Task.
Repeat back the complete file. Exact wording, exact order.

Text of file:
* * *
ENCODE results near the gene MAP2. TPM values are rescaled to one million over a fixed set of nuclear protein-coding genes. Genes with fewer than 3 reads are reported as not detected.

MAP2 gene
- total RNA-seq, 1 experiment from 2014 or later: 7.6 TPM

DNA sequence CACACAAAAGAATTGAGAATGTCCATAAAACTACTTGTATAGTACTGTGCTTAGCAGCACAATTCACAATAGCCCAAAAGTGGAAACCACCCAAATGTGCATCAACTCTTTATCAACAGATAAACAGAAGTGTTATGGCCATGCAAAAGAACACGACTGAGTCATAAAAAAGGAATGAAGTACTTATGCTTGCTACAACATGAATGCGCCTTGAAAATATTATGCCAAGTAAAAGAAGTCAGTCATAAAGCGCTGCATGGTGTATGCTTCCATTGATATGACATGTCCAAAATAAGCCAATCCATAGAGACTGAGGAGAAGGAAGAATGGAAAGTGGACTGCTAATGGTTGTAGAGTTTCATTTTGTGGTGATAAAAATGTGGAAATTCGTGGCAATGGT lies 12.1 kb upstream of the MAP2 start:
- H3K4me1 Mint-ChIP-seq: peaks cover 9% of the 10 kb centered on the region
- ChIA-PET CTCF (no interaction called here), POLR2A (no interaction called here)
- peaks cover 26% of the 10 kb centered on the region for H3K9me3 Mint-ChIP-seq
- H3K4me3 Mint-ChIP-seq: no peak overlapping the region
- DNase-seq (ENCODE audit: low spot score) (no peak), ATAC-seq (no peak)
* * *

ENCODE results near the gene MAP2. TPM values are rescaled to one million over a fixed set of nuclear protein-coding genes. Genes with fewer than 3 reads are reported as not detected.

MAP2 gene
- total RNA-seq, 1 experiment from 2014 or later: 7.6 TPM

DNA sequence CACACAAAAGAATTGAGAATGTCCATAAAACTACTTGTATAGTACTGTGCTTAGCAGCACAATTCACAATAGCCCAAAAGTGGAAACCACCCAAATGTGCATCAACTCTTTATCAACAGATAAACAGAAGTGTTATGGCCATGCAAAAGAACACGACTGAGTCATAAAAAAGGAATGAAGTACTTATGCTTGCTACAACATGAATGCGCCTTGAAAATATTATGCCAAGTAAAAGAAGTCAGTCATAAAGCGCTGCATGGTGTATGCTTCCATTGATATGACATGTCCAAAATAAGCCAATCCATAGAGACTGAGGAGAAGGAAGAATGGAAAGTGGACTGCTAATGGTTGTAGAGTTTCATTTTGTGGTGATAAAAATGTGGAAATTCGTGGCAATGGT lies 12.1 kb upstream of the MAP2 start:
- H3K4me1 Mint-ChIP-seq: peaks cover 9% of the 10 kb centered on the region
- ChIA-PET CTCF (no interaction called here), POLR2A (no interaction called here)
- peaks cover 26% of the 10 kb centered on the region for H3K9me3 Mint-ChIP-seq
- H3K4me3 Mint-ChIP-seq: no peak overlapping the region
- DNase-seq (ENCODE audit: low spot score) (no peak), ATAC-seq (no peak)